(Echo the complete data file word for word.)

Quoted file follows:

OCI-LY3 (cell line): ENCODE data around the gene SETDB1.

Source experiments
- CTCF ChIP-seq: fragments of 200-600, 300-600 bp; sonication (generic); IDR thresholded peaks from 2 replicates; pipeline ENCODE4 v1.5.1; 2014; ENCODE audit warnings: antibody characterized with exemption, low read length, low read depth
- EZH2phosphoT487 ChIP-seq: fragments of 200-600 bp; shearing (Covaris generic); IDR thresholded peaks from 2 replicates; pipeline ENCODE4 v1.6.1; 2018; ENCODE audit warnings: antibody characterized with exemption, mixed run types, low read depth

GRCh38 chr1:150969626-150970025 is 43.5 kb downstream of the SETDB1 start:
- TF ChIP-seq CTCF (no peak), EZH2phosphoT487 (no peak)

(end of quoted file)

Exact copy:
OCI-LY3 (cell line): ENCODE data around the gene SETDB1.

Source experiments
- CTCF ChIP-seq: fragments of 200-600, 300-600 bp; sonication (generic); IDR thresholded peaks from 2 replicates; pipeline ENCODE4 v1.5.1; 2014; ENCODE audit warnings: antibody characterized with exemption, low read length, low read depth
- EZH2phosphoT487 ChIP-seq: fragments of 200-600 bp; shearing (Covaris generic); IDR thresholded peaks from 2 replicates; pipeline ENCODE4 v1.6.1; 2018; ENCODE audit warnings: antibody characterized with exemption, mixed run types, low read depth

GRCh38 chr1:150969626-150970025 is 43.5 kb downstream of the SETDB1 start:
- TF ChIP-seq CTCF (no peak), EZH2phosphoT487 (no peak)